A couple of months ago I blogged about what it means to be a female musician today. Recently I've been thinking about what it's like to be a female music fan/geek as well and I've decided it's just as weird and shit. This was summed up for me the other day when I was in Sister Ray, a record shop in Soho, and I was the only woman there. And this isn't a one-off. I've always found independent and second hand record shops to be full of boys. The same goes for gigs, at a fairly recent Sonic Youth gig I attended girls were outnumbered by boys by at least three to one.
Are girl music geeks invisible on the music scene? Are there thousands, even millions, of us listening to bootlegs and b-sides in our bedrooms feeling intimidated by the macho atmosphere of many gigs and record shops? Absolutely. I know I was worried recently when I thought I was going to a Sonic Youth gig (yes, another one) alone. Last time was pretty rough, everybody was taller than me, male and going nuts. There's no way I'm going to hide away at the back when I could be thrashing about at the front but it's always good to know that you have a friend there to haul you up from the floor if needs be. There's also the problem for girls at gigs that some horrible boys will use their proximity to you, and the fact that you are stuck, to get 'handsy'. This can range from people rubbing up against you and groping because they think you won't notice in the throng (I did notice, and I know you noticed my elbow in your ribs and the bruise it must have left), to more serious sexual assaults and even rape and gang rape (during Limp Bizkit and KoRn at Woodstock). Most women who attend gigs will have dealt with some sort of behaviour on this spectrum.
I've written before about women feeling like they can't take up space and I think this is apparent at gigs which can become dangerous. It's safer to move and thrash along with everybody else than to stand still in the midst of everything and get trampled. Perhaps we're too scared to be rude to the asshole rubbing up us because we're taught to be polite and that if he gets angry we won't be able to defend ourselves. I remember being so pleased that I wasn't wearing a skirt as I crowd-surfed my way out of Pixies at Reading Festival, you hear of so many girls being violated in that situation.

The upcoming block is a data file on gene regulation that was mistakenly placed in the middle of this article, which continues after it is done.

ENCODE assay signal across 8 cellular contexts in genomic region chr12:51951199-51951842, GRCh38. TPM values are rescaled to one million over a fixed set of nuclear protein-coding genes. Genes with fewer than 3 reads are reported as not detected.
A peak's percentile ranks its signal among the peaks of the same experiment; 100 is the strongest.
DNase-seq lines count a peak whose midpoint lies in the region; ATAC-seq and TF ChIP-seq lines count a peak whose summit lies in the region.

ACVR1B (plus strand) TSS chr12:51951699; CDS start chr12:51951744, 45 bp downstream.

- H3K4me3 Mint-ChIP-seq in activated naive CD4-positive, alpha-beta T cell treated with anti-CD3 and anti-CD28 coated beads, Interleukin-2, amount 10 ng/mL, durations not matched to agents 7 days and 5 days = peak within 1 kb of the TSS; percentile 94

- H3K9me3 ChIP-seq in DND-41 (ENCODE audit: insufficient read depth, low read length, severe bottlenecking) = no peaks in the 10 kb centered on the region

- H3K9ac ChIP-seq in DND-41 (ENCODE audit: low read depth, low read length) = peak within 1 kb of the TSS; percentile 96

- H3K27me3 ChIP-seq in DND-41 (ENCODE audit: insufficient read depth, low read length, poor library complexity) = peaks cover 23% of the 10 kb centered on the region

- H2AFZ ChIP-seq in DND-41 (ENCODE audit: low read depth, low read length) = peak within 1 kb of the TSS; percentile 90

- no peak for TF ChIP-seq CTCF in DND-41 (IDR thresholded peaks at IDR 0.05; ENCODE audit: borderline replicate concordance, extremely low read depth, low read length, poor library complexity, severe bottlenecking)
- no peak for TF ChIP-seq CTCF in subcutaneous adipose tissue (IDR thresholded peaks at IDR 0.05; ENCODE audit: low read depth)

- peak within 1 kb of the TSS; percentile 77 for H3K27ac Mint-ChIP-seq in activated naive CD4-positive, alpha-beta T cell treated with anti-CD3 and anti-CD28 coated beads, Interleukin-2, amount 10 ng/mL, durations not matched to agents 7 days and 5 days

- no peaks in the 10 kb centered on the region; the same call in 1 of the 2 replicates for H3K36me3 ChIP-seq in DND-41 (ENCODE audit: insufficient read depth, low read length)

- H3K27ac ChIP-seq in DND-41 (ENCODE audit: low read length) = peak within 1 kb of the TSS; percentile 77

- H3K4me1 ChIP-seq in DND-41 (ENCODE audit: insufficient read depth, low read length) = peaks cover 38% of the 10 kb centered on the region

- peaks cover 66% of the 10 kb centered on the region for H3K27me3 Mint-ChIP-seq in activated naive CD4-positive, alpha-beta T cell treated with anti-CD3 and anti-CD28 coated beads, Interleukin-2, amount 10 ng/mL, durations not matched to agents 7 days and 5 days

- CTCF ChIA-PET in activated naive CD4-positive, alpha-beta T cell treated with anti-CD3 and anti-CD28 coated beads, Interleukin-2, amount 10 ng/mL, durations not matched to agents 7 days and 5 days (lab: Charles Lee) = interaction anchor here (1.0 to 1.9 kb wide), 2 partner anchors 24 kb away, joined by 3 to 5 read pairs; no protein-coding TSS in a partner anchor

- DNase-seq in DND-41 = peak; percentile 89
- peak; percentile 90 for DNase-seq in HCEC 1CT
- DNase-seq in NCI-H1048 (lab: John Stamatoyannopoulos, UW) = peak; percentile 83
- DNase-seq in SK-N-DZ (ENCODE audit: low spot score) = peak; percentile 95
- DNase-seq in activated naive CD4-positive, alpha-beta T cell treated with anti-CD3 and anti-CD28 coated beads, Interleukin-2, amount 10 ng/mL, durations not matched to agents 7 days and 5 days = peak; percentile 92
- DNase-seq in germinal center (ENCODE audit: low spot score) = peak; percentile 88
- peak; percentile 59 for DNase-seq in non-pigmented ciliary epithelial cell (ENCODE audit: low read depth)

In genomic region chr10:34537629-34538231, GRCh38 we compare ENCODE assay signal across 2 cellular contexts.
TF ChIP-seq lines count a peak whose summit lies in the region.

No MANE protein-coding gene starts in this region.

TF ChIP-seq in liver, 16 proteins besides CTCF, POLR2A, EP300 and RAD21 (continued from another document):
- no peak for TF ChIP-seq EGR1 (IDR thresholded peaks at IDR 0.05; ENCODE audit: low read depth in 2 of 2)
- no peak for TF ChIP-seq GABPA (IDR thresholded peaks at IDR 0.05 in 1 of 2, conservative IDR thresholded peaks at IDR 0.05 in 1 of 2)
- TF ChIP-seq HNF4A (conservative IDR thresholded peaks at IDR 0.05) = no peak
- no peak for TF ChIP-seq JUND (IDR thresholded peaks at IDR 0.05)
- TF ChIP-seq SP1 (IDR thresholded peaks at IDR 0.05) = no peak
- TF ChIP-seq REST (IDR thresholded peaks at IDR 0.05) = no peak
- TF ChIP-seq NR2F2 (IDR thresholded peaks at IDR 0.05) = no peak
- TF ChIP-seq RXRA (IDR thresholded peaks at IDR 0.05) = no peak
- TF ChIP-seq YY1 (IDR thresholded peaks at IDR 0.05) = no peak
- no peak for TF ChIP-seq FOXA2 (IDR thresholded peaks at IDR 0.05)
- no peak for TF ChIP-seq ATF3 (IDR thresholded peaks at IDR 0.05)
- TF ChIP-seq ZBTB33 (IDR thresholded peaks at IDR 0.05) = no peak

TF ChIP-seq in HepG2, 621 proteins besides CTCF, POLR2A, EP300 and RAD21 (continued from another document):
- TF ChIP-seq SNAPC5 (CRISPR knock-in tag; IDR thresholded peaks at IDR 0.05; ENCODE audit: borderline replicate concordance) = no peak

And if it wasn't crap enough to fear being assaulted at a gig or embarrassed at a record shop, we also have to look out for girl-hate based on our love of music. If you wear a band t-shirt you face girls talking behind your back, 'She's just wearing it coz she thinks it's cool. Eurgh, I hate girls like that, it's so desperate.' People who wear band t-shirts of bands they don't like are lame, but why assume that somebody isn't a genuine fan just because they're female? I'm sure her boyfriend wouldn't be accused of being a shallow hipster if he was wearing it. I almost feel that some girls view themselves as the only real female music fan in the world, the rest of us are faking to get a boyfriend. I'm not saying you should be friends with every girl you see wearing a t-shirt of your favourite band, but I wish people would acknowledge how sexist and macho the alternative music scene can be and not buy into that bullshit. I'm reminded of a couple of my favourite points from the riot grrrl manifesto:
BECAUSE we are interested in creating non-heirarchical ways of being AND making music, friends, and scenes based on communication + understanding, instead of competition + good/bad categorizations.
BECAUSE we are unwilling to let our real and valid anger be diffused and/or turned against us via the internalization of sexism as witnessed in girl/girl jealousism and self defeating girltype behaviors.
I want girls to be happy when they see another girl in a t-shirt, it means more female faces at gigs. We should be getting stuck in at the front with our girl friends, teaching those boys who take advantage of the fact they're lucky enough to be near us in all our awesomeness exactly what happens if you touch us without our permission. One last point from the riot grrrl manifesto:
BECAUSE we know that life is much more than physical survival and are patently aware that the punk rock "you can do anything" idea is crucial to the coming angry grrrl rock revolution which seeks to save the psychic and cultural lives of girls and women everywhere, according to their own terms, not ours.